Tons of microplastics are raining down on United States national parks

Rodiano Bonacci
Giugno 15, 2020

Researchers examined filters from field sites in several national parks and wilderness areas and did visual counts of microplastic beads and fragments deposited by wind and precipitation.

Researchers from Utah State University found out that as much as 1,000 metric tonnes of plastic fragments (equivalent to 300 million plastic water bottles) rain down on 11 national parks and wilderness areas of the United States.

Pieces of plastic less than 5 mm in length, or microplastics, occur in the environment as a effect of plastic pollution. Approximately 30% of the particles were brightly colored microbeads, but not those commonly associated with personal care products, these microbeads were acrylic and likely derived from industrial paints and coatings.

Secondary microplastics form from the breakdown of larger plastics; this typically happens when larger plastics undergo weathering, through exposure to wave action, wind abrasion, and ultraviolet radiation from sunlight. The new study casts light on an alternative movement of microplastics that has been overlooked. Though microplastics are found almost everywhere on Earth, the sources and processes behind their ubiquitous distribution, or the "global plastic cycle", remain vaguely understood.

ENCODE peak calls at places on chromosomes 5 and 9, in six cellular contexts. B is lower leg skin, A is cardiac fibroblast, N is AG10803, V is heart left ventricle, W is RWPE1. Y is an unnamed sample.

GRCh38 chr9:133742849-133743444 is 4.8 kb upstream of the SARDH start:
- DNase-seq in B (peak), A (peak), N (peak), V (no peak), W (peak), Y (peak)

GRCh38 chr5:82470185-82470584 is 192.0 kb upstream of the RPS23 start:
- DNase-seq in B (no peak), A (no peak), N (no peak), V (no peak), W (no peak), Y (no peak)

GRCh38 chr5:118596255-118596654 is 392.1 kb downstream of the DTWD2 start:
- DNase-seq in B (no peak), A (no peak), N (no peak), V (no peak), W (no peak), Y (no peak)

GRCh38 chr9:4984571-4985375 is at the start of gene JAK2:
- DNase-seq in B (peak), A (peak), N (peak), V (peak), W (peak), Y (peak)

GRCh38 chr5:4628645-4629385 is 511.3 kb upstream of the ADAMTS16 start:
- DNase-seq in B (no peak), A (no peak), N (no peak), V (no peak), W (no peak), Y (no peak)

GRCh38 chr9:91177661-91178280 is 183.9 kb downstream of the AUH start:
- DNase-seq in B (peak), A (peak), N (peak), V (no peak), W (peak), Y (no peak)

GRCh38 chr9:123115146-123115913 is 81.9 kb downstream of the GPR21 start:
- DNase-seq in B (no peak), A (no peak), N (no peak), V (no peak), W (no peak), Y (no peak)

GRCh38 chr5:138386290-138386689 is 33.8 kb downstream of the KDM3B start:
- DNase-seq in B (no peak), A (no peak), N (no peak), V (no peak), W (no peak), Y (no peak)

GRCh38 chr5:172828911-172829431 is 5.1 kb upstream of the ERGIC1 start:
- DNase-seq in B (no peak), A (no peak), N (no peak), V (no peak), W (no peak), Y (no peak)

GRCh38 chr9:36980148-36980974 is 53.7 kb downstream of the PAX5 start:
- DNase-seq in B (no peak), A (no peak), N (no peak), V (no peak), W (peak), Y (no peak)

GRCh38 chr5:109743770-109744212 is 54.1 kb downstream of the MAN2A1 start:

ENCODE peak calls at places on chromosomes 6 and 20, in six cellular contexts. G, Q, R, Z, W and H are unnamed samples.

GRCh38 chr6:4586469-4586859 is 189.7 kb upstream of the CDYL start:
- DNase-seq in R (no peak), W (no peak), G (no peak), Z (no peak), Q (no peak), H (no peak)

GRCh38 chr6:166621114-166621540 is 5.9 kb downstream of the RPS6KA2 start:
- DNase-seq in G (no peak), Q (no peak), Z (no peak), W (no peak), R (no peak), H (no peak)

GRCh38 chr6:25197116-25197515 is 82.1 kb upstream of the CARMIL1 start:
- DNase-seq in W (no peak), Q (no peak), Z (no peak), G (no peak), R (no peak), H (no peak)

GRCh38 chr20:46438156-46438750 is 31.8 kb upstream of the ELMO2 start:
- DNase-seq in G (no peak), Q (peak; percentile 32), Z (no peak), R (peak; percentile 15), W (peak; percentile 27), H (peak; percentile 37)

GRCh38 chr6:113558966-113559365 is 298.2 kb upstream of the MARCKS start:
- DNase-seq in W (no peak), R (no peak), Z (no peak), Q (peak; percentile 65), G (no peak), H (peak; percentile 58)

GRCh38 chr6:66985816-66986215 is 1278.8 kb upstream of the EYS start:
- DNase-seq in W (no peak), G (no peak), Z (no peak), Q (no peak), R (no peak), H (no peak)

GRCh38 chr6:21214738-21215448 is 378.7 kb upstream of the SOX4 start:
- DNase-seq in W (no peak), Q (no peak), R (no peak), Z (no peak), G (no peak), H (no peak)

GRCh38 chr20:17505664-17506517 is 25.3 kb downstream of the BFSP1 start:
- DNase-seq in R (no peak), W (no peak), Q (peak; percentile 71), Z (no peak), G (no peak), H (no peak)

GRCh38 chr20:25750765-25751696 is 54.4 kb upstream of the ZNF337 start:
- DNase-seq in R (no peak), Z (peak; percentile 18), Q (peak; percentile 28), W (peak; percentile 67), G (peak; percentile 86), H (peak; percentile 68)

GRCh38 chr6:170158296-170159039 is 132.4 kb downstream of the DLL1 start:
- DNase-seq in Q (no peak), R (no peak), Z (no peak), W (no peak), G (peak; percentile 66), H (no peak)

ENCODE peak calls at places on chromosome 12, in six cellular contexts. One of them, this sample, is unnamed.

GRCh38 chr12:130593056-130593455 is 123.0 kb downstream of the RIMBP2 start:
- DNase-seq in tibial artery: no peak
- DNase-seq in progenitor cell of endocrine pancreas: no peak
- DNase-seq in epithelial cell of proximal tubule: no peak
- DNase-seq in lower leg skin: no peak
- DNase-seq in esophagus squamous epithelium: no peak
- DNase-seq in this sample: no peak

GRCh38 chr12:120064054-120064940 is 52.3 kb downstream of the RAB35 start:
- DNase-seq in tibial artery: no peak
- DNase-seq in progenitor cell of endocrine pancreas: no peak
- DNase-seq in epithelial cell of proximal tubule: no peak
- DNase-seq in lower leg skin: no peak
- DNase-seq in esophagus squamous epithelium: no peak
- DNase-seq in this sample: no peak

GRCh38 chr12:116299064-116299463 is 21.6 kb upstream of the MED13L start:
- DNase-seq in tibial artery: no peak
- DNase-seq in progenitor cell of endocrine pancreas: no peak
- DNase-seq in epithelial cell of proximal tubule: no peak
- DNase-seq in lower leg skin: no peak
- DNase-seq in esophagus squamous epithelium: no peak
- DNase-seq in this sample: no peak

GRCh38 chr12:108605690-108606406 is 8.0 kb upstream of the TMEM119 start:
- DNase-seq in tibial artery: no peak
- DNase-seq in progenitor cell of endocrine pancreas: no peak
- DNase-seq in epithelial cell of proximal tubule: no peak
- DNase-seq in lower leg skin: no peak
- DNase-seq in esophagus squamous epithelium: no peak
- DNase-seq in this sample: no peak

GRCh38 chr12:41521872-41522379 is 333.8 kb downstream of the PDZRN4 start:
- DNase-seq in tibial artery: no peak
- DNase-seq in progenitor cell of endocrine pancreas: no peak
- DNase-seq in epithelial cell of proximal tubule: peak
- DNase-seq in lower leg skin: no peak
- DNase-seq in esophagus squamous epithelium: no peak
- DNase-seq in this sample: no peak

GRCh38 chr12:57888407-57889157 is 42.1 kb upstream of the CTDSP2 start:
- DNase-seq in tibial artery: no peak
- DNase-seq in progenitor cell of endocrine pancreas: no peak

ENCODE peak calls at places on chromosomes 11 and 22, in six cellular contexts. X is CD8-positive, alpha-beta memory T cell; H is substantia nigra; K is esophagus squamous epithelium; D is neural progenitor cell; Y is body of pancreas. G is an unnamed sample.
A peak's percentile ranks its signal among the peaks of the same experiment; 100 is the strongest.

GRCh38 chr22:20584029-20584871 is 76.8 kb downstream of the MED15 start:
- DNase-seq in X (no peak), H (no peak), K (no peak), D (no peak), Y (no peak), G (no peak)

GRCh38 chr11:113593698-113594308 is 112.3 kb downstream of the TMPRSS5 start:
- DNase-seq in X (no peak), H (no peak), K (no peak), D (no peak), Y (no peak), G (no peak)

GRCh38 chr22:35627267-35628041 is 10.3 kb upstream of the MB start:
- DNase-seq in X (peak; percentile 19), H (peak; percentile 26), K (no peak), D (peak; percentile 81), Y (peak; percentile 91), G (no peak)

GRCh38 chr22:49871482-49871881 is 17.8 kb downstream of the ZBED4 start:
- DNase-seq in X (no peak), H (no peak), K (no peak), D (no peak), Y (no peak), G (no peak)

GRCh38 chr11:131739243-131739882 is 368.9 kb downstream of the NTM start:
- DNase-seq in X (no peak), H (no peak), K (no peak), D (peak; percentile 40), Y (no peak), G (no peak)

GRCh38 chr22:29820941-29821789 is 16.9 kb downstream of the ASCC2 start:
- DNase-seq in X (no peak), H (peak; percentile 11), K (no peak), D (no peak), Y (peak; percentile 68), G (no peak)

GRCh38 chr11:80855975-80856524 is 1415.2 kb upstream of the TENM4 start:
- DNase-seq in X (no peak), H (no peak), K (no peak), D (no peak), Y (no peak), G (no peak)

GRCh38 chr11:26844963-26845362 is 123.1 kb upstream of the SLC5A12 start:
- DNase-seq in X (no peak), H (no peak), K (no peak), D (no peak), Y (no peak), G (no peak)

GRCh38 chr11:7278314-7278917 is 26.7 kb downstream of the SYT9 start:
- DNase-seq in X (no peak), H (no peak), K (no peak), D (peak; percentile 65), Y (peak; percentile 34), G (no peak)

How the plastic particles came to fall with rains was a little surprising, but the scientists surmised that they must have been swept into the atmosphere by storms from urban cities, and then fall to the ground when rain and snow bear down on them from the atmosphere.

"We were shocked at the estimated deposition rates and kept trying to figure out where our calculations went wrong", Brahney said. A staggering 4% of the atmospheric particulates identified collected from remote locations were plastic polymers.

The ubiquity of microplastics in the atmosphere has unknown consequences for humans and animals, but the research team observed sizes of particles that were within the ranges that accumulate in lung tissue. Moreover, the ongoing deposition of plastic in wilderness areas and national parks has the potential to influence these ecosystems from community composition to food web dynamics.

"Our data show the plastic cycle is reminiscent of the global water cycle, having atmospheric, oceanic, and terrestrial lifetimes", Brahney said. "Identifying the key mechanisms of plastic emission to the atmosphere is a first step in developing global-scale solutions".

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